Author: Tyler Feder
Publish Date: April 2020
Publisher: Dial Books
Catalog ID: ISBN: 978-0-525-55302-1
Author website: https://www.tylerfeder.com/
Guest Book Review by Lorraine Chun
Throughout the world, people have suffered tremendous losses during the Covid-19 pandemic. The book, Dancing at the Pity Party by Tyler Feder, may be something that people could relate to, especially if they experienced a loss of a close family member. Tyler Feder’s memoir is a beautiful, heartfelt graphic novel dedicated to her mom, and aptly describes the “trappings of cancer” (covering the spectrum from hearing the initial diagnosis and prognosis, to treatment and chemo side effects) and finally, the family fallout after a loved one dies.
Tyler, from her memoir, talks about her close relationship she had with her mom, Rhonda. She paints the picture of Rhonda as a talented and creative person who would create clever party invitations and birthday party themes, or to try convincing Tyler to go on thrill rides with her. Rhonda’s motto to her daughters was, “when Mommy’s around, NOTHING BAD CAN HAPPEN.” When Tyler, her two sisters and father learn of Rhonda’s diagnosis—Stage IV/ovarian cancer—the whole family is devasted; and Tyler’s illustrations bring you right into what Tyler and the whole family is feeling. The pity party begins as Tyler and her family journey through the various stages of grieving. During Rhonda’s cancer treatments and side effects, Tyler’s tries to display (false) optimism to keep her mom’s spirit up; while struggling with her own feelings and trying to go back to college and complete her coursework). Rhonda receives chemotherapy and Tyler illustrates the treatment process including the insertion of the chemo-port, side effects from chemo including hair loss, no appetite, and fatigue. You are walking along side with her as Tyler goes through the initial stages of grief. There is an illustration of the word, “Cancer” splattering one page (159) in different size fonts and colors which I thought, illustrates the roller coaster side of emotions when you hear that word, “Cancer.” At the bottom of this page, Tyler aptly writes, ‘it’s like a million mosquito bites, annoying and painful at the same time.”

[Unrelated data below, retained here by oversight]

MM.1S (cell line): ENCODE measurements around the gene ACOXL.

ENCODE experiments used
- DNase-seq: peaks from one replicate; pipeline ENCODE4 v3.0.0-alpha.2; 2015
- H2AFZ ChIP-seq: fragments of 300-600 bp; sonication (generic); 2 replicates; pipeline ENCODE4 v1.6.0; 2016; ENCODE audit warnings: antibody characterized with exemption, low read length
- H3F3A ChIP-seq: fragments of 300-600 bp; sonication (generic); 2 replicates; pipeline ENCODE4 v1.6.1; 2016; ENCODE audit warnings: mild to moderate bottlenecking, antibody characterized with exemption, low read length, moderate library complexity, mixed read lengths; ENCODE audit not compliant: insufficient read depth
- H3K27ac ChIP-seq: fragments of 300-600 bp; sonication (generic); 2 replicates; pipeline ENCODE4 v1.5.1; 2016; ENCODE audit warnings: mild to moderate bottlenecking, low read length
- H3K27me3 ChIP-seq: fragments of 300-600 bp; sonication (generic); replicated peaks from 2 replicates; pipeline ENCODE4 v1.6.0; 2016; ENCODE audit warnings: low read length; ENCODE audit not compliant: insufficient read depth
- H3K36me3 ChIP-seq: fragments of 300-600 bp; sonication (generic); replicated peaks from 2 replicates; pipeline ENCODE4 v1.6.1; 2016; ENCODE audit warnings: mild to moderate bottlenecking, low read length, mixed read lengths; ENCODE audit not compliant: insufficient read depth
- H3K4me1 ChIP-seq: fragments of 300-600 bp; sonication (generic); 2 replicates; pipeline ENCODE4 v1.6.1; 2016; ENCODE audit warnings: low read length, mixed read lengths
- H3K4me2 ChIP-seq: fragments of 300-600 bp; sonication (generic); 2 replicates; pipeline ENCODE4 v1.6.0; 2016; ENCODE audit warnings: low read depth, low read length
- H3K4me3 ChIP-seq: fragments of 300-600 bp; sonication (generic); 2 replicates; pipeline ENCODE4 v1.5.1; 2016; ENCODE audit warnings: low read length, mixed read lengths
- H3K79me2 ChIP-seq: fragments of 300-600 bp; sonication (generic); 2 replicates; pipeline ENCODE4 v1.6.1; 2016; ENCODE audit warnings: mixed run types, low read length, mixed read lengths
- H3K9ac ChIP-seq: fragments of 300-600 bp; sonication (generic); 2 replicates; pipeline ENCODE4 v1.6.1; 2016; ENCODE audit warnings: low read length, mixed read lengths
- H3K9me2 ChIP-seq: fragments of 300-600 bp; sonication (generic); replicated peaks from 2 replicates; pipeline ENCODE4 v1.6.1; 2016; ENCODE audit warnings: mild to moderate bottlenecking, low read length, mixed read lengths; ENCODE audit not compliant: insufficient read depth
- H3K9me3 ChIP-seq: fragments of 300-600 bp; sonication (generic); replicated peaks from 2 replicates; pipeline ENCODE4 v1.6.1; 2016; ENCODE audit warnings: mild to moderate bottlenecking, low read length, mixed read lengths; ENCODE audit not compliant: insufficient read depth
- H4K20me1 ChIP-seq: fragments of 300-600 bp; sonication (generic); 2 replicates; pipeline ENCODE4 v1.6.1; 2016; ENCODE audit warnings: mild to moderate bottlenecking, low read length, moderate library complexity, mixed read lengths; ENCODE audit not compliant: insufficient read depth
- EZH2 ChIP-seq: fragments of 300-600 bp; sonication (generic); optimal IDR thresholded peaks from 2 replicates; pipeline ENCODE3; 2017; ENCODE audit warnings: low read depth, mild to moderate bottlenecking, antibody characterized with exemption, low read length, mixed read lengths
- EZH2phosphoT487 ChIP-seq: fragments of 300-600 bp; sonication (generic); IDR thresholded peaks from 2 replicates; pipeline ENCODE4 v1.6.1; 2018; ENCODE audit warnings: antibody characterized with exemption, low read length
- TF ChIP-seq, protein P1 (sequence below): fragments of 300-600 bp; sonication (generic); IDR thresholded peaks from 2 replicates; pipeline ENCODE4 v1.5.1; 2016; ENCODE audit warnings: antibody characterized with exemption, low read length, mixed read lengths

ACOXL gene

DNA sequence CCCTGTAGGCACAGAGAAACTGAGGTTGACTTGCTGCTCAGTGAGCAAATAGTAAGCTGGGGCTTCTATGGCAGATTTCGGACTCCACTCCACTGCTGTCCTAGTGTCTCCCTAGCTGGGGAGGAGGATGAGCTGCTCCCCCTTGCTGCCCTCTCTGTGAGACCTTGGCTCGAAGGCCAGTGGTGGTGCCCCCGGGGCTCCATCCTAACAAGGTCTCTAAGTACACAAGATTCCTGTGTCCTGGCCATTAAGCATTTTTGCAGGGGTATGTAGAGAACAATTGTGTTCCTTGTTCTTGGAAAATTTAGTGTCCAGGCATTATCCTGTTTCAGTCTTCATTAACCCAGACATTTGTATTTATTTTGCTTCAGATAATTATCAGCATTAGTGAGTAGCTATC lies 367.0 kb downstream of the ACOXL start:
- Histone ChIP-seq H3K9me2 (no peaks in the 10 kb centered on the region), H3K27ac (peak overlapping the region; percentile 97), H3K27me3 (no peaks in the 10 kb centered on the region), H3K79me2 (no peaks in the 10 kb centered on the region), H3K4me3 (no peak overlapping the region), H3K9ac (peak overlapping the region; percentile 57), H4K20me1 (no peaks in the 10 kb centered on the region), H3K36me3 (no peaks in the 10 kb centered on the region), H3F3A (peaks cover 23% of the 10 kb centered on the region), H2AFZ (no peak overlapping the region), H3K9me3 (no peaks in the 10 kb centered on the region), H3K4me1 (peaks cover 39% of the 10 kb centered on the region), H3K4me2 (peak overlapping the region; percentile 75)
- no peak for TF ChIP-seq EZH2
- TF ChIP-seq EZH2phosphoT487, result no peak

Tyler’s mother dies while the family is at the mother’s bedside, and the pity party is in full swing. Tyler narrates the Jewish funeral process and what her family must go through (as she puts it, “the death circus”). There is one page that
As someone who lost an immediate family member and several extended family members to Covid last year, I was quietly sobbing on the train as I read this book. I had to stop and pick up the book every few days to try to finish the book. Every emotion—from laughing inappropriately at silly things someone said to the various stages of grief—was covered in this book. Tyler’s illustrations of her own stages of grief were spot on. The “Dos and Don’ts for dealing with a grieving person (page 110)” should be a cheat sheet that every grieving person hands out every time someone asks “so how are you doing?”
Though some say, “time heals,” Feder gives us a postscript of how her dad and sisters are doing after ten years of her mother death. This book covers the gamut of many levels of grieving, from hearing the diagnosis of the dreaded word of “cancer” to the patient’s and family’s experiences and feelings during the treatment process, death and the customs that families must go through after death, and an individual’s ongoing healing process afterwards.
Despite the subject matter, this book makes you cry and laugh at the same time. It is a realistic portrayal of how death affects a family and how everyone’s grieving and coping process constantly evolves. I wanted to reach into the book and hug Tyler Feder and tell her that everything will be okay. This book is also a love letter to Tyler’s mother and the love and emotions she felt for her mom was loud and clear through Tyler’s illustrations and words. I recommend this book.
Lorraine Chun is a medical librarian at the New York College of Podiatric Medicine. Librarianship is her second career after spending many years in public health administration. New to the field of graphic medicine, she finds that graphic medicine is a vital teaching tool to students of medicine. It’s also fun and very creative!